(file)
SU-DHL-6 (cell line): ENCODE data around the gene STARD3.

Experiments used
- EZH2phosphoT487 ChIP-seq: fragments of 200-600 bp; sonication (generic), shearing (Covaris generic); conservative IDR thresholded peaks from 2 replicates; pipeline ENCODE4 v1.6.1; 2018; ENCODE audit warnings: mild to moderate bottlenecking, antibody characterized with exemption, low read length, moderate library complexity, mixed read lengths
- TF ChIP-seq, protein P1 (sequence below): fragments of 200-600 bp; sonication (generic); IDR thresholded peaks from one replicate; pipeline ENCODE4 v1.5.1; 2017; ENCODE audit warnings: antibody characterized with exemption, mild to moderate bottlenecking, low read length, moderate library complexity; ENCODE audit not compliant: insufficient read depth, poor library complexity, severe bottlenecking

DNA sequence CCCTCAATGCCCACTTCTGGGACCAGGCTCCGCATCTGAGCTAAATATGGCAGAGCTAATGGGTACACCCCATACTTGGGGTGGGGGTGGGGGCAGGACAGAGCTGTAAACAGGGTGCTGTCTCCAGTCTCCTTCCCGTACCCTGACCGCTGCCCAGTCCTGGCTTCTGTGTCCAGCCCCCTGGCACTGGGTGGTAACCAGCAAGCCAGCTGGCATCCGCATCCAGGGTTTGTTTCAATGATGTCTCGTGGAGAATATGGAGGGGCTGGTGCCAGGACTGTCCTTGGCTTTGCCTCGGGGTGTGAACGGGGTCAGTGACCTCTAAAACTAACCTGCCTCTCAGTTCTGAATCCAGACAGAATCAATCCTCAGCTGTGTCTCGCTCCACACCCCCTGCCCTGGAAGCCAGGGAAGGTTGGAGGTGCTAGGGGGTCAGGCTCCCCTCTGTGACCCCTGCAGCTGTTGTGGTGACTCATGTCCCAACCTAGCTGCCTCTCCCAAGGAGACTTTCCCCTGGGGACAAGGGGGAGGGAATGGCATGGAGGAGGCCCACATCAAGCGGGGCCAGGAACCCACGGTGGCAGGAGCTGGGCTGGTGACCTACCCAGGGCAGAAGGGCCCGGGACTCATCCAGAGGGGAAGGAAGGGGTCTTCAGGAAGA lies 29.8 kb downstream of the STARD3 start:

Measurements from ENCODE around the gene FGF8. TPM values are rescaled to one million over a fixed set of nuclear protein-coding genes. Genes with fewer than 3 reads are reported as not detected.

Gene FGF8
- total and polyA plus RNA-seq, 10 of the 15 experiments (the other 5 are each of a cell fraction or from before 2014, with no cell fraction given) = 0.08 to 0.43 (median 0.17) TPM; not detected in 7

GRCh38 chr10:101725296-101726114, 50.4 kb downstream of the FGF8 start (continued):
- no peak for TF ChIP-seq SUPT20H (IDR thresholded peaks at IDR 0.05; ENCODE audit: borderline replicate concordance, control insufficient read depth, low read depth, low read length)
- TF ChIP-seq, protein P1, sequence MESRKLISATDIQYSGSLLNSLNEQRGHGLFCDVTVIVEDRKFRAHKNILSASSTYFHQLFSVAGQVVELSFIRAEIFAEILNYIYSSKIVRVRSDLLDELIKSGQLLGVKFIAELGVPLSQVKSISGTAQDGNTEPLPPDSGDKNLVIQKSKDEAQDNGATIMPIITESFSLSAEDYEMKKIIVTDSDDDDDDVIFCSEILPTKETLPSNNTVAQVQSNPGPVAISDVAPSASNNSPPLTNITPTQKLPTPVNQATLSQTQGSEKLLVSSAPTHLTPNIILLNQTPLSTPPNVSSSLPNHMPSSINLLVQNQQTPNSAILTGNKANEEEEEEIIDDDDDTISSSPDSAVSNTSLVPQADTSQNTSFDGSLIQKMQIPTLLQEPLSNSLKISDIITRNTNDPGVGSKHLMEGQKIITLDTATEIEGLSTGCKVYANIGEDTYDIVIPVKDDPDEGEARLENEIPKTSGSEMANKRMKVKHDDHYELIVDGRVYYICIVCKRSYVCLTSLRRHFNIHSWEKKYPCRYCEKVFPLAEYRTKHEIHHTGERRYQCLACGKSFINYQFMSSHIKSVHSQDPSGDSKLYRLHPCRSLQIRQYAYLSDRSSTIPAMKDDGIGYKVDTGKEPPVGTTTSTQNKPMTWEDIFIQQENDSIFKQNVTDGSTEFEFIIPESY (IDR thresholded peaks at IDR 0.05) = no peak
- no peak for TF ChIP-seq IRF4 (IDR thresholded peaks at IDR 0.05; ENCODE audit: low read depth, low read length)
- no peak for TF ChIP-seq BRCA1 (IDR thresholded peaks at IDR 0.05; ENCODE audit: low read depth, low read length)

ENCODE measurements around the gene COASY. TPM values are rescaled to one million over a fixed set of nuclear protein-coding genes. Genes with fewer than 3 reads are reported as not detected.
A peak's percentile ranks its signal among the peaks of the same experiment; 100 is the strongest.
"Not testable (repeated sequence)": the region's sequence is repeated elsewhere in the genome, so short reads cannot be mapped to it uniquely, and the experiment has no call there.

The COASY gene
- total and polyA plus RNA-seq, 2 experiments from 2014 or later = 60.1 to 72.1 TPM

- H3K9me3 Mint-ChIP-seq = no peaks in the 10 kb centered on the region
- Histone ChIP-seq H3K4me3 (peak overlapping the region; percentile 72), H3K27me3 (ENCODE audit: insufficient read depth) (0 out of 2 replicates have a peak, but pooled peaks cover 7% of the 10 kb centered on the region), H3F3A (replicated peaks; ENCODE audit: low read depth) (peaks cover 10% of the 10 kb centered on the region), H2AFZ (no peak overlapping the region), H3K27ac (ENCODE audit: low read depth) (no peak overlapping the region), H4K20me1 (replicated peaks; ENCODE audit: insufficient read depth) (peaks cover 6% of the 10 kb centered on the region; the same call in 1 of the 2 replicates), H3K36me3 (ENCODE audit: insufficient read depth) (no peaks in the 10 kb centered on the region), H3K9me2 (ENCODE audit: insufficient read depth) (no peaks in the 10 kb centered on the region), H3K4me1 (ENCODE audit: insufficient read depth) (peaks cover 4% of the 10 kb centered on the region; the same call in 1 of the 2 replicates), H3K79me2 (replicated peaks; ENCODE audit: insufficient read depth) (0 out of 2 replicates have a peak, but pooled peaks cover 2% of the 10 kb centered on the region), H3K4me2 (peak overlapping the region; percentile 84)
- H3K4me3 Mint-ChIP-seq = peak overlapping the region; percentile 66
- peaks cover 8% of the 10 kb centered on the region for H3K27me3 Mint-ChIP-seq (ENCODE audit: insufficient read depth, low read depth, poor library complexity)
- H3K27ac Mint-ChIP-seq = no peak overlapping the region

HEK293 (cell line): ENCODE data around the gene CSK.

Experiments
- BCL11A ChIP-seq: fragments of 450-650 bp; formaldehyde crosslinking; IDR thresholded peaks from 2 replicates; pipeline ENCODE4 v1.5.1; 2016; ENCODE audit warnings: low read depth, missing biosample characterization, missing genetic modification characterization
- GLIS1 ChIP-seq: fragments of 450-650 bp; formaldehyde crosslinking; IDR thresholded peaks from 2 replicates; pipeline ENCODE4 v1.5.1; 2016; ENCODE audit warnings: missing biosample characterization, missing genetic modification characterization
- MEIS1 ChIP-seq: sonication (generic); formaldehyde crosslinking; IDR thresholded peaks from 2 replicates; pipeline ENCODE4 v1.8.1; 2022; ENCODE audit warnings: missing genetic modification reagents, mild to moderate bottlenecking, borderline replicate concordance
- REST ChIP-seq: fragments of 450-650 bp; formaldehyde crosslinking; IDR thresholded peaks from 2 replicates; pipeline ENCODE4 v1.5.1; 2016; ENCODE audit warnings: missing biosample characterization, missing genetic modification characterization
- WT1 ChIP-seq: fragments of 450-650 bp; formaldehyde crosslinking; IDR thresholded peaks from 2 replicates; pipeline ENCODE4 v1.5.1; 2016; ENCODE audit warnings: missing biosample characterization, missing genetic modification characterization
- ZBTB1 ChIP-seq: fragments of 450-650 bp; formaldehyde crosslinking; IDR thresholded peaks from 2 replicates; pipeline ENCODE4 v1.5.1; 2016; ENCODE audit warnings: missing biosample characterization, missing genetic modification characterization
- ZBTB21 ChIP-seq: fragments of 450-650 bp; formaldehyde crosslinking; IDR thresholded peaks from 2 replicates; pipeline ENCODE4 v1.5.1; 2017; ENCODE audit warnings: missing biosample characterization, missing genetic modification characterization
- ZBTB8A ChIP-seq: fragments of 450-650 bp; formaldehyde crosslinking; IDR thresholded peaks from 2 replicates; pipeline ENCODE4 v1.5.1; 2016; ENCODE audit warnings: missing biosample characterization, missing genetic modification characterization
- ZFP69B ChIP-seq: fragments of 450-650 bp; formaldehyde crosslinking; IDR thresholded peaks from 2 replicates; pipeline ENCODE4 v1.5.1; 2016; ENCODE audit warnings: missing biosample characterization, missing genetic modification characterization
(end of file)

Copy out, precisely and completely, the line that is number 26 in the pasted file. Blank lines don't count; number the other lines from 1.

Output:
- BCL11A ChIP-seq: fragments of 450-650 bp; formaldehyde crosslinking; IDR thresholded peaks from 2 replicates; pipeline ENCODE4 v1.5.1; 2016; ENCODE audit warnings: low read depth, missing biosample characterization, missing genetic modification characterization